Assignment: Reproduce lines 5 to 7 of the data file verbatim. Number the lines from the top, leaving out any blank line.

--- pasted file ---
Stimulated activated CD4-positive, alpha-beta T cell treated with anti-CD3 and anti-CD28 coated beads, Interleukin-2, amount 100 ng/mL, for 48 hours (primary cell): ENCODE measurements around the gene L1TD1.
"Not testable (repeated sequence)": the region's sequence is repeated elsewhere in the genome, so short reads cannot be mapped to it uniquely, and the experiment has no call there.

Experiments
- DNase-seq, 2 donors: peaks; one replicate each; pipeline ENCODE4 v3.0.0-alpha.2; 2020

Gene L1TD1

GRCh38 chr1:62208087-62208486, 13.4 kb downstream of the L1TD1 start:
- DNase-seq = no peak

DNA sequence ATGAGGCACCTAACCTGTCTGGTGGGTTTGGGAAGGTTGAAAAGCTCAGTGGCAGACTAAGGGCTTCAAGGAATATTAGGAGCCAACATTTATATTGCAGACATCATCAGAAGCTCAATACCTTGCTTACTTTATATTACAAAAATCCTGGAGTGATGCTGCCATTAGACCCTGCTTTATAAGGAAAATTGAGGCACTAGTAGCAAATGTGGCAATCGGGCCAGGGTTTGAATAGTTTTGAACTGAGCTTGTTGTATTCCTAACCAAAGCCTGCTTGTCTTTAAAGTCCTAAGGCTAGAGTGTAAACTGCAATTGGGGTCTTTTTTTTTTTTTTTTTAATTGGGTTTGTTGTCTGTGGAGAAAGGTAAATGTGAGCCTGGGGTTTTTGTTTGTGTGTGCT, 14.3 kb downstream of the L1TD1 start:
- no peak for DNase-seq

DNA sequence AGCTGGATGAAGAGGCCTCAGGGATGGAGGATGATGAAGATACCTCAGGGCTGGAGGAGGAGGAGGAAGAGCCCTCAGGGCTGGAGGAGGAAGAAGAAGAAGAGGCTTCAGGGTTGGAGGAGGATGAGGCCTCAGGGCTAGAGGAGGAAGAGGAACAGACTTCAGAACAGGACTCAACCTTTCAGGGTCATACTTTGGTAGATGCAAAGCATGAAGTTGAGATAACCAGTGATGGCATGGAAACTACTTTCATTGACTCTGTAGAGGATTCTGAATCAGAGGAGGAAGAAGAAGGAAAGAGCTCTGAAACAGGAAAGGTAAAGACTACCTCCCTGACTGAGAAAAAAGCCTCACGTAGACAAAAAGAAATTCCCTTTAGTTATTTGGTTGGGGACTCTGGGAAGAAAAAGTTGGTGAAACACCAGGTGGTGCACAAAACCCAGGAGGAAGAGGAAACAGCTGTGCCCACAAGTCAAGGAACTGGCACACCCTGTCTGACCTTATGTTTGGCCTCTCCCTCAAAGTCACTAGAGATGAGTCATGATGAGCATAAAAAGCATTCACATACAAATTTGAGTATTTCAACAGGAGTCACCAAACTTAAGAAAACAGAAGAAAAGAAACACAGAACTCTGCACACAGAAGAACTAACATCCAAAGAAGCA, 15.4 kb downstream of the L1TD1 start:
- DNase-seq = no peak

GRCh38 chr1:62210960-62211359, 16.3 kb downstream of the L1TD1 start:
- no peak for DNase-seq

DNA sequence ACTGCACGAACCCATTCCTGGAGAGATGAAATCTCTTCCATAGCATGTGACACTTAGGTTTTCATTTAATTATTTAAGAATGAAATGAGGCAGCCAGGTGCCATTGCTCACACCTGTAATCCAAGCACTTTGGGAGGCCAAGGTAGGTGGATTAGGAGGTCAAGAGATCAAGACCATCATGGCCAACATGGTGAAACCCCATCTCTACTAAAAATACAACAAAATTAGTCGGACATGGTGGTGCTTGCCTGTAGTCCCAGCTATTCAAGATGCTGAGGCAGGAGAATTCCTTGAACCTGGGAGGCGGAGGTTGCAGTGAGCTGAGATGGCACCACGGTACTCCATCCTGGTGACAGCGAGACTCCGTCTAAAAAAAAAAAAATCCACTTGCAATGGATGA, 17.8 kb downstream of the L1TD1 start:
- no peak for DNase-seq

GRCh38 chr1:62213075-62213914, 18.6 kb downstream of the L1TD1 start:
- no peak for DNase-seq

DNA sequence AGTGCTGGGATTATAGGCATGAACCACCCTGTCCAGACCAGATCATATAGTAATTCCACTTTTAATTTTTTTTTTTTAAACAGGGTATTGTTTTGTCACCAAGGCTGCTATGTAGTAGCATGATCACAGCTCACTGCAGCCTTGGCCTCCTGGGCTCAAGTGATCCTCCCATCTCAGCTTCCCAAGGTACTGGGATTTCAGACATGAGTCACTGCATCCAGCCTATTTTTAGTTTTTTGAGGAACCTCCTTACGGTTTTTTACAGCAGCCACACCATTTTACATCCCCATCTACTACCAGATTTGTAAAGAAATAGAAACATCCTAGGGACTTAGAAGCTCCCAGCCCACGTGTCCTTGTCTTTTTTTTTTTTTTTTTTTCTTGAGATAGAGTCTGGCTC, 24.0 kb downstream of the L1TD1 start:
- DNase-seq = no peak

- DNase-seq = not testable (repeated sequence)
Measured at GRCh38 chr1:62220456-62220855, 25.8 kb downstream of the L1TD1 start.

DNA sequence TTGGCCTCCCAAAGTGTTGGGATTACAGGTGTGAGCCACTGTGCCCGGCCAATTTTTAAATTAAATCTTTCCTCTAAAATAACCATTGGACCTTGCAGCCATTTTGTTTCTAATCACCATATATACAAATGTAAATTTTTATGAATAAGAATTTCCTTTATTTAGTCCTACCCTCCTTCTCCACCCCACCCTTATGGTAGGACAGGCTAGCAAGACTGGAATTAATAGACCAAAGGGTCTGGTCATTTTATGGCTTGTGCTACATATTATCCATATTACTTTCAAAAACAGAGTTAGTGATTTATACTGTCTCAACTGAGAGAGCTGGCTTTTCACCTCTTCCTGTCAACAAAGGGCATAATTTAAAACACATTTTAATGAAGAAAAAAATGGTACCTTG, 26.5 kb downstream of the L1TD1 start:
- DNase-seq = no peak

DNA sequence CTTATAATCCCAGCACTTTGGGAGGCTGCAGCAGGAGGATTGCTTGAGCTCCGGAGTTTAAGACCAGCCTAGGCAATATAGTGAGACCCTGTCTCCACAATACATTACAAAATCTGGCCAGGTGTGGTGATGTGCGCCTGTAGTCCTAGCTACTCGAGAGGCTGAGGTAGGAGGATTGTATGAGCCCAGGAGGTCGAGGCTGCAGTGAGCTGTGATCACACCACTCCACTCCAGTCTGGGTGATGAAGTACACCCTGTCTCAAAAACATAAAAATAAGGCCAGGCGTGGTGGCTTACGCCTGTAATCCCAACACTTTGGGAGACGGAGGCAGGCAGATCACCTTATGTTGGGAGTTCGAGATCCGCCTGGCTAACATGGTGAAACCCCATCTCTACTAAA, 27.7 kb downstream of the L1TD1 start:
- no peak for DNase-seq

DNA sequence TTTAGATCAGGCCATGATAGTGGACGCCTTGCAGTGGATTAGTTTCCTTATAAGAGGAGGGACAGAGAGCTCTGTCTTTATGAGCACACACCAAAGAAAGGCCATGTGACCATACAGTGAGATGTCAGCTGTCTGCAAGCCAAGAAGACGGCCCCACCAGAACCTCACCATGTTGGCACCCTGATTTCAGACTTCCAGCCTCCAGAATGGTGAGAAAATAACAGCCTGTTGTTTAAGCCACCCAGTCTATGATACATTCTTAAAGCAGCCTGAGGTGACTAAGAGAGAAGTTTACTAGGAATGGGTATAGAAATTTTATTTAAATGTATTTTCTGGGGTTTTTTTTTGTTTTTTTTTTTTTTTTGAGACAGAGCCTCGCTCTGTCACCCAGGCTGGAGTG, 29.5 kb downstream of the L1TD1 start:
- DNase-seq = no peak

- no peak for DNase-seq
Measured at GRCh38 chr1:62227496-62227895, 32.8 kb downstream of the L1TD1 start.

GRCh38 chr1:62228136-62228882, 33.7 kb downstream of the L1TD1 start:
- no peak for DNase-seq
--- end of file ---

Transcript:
Gene L1TD1

GRCh38 chr1:62208087-62208486, 13.4 kb downstream of the L1TD1 start:
- DNase-seq = no peak